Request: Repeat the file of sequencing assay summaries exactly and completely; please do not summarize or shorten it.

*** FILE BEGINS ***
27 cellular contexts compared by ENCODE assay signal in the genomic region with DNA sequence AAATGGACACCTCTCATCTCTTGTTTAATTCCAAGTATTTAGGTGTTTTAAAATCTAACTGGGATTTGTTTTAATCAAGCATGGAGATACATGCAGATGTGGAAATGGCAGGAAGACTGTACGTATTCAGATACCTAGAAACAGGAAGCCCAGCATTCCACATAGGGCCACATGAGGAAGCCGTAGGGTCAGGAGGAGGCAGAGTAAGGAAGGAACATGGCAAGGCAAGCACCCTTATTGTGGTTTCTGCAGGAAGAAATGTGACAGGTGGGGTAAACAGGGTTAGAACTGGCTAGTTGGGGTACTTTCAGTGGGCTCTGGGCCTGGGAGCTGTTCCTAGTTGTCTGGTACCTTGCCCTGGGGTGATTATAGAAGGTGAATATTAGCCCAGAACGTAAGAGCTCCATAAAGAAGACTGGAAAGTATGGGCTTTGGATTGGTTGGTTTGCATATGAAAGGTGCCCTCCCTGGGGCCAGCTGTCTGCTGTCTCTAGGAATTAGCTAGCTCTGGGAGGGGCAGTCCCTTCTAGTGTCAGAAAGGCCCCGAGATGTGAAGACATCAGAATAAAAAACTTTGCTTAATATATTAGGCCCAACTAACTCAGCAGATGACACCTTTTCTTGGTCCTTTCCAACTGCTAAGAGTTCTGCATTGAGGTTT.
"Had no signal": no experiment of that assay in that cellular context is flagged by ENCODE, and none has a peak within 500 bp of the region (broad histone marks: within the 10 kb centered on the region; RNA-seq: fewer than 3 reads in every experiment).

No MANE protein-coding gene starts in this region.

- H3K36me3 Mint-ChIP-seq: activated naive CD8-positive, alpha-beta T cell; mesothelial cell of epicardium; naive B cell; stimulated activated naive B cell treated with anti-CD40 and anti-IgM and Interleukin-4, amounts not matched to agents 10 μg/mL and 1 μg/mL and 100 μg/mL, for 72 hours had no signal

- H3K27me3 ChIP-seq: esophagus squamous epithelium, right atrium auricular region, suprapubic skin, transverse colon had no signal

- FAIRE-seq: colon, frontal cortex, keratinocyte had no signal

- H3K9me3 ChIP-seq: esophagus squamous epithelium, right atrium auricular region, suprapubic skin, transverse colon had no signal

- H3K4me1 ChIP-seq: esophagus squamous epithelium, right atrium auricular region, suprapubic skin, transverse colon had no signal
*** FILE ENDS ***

27 cellular contexts compared by ENCODE assay signal in the genomic region with DNA sequence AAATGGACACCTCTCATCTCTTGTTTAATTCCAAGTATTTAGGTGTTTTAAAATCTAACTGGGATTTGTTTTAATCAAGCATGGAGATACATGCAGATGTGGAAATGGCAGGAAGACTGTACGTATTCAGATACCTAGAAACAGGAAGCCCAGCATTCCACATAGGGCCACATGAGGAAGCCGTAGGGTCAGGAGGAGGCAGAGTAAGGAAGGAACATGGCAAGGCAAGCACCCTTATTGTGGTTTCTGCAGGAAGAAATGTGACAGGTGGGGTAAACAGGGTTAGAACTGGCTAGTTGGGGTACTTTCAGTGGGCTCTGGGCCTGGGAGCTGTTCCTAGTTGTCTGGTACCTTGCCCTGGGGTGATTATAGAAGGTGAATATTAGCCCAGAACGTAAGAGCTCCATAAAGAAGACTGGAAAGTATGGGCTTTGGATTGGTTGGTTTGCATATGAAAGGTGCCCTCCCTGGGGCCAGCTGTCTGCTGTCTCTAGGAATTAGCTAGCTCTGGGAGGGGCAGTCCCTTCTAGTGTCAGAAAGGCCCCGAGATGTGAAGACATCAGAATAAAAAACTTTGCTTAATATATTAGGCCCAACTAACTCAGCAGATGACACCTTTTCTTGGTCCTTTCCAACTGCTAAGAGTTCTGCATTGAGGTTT.
"Had no signal": no experiment of that assay in that cellular context is flagged by ENCODE, and none has a peak within 500 bp of the region (broad histone marks: within the 10 kb centered on the region; RNA-seq: fewer than 3 reads in every experiment).

No MANE protein-coding gene starts in this region.

- H3K36me3 Mint-ChIP-seq: activated naive CD8-positive, alpha-beta T cell; mesothelial cell of epicardium; naive B cell; stimulated activated naive B cell treated with anti-CD40 and anti-IgM and Interleukin-4, amounts not matched to agents 10 μg/mL and 1 μg/mL and 100 μg/mL, for 72 hours had no signal

- H3K27me3 ChIP-seq: esophagus squamous epithelium, right atrium auricular region, suprapubic skin, transverse colon had no signal

- FAIRE-seq: colon, frontal cortex, keratinocyte had no signal

- H3K9me3 ChIP-seq: esophagus squamous epithelium, right atrium auricular region, suprapubic skin, transverse colon had no signal

- H3K4me1 ChIP-seq: esophagus squamous epithelium, right atrium auricular region, suprapubic skin, transverse colon had no signal